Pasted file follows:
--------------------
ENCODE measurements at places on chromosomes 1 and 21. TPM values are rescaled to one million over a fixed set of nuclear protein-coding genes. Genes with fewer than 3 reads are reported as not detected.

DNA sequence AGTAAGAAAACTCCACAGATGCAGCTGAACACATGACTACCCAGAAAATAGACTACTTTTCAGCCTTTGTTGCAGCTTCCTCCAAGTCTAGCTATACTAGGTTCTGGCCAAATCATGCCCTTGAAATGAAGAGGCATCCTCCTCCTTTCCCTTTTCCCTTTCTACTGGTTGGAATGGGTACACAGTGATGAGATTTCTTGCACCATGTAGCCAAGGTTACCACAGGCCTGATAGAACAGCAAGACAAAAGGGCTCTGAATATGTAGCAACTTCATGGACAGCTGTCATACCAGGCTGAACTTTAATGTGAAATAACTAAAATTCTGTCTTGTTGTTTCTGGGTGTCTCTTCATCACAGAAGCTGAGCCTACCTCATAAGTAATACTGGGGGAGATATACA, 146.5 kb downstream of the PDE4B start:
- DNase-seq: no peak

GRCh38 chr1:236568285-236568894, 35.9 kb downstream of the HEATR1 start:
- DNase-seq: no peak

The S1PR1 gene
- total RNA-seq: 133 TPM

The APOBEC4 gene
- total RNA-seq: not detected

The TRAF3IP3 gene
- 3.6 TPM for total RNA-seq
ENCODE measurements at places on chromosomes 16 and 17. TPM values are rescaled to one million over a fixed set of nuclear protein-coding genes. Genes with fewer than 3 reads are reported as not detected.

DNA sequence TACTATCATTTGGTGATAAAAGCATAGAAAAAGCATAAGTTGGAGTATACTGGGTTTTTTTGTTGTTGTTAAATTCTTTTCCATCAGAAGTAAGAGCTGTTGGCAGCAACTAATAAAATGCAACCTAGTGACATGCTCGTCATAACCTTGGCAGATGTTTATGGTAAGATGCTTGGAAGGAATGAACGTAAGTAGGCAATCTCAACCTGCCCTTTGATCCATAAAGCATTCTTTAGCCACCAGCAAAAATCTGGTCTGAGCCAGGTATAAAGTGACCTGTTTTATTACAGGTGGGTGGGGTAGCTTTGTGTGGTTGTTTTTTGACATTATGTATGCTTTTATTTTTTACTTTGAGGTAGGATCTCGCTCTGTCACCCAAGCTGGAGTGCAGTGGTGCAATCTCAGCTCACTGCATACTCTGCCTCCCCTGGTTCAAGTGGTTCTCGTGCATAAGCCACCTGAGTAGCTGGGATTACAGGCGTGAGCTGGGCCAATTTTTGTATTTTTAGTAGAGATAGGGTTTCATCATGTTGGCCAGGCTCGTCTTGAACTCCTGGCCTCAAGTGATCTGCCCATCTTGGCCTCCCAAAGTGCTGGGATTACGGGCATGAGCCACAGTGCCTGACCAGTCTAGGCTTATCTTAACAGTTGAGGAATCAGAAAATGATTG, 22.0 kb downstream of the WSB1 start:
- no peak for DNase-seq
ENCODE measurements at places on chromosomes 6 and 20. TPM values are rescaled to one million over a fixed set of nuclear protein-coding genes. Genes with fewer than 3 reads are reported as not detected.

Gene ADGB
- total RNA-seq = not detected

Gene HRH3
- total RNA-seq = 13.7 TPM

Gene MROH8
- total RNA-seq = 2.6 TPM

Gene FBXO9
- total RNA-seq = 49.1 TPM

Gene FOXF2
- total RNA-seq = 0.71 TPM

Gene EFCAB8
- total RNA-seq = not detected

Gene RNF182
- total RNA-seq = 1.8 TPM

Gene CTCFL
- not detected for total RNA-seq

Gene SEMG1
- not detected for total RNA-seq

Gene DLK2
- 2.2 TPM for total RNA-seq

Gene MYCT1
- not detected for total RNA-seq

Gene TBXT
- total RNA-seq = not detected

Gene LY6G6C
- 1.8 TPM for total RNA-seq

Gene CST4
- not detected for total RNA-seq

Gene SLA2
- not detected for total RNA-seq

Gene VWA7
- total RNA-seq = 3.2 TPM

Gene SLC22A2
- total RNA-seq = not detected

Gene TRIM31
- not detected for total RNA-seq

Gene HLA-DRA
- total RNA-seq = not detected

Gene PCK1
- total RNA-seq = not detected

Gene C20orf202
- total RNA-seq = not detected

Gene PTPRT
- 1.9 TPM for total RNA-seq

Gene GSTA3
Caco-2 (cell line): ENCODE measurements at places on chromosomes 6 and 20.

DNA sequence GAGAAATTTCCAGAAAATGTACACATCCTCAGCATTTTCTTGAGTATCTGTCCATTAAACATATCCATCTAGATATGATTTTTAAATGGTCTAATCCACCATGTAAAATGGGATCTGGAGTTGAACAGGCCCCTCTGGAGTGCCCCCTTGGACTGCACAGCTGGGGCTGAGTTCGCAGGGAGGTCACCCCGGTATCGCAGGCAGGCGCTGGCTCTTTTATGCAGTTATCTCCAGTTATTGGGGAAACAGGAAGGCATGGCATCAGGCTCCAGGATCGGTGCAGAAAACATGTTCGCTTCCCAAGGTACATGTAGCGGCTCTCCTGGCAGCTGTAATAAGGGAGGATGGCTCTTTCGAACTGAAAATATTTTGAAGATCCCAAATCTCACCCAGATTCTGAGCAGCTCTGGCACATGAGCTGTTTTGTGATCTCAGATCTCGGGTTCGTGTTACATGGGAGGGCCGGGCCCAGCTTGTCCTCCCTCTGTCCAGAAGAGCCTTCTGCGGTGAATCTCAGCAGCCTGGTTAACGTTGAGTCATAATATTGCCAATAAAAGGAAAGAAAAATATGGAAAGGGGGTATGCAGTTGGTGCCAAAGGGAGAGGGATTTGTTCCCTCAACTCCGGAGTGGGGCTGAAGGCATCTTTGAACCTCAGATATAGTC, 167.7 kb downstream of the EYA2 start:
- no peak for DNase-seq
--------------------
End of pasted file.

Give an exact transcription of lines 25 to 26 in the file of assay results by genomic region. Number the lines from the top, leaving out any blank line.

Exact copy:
- total RNA-seq = 0.71 TPM

Gene EFCAB8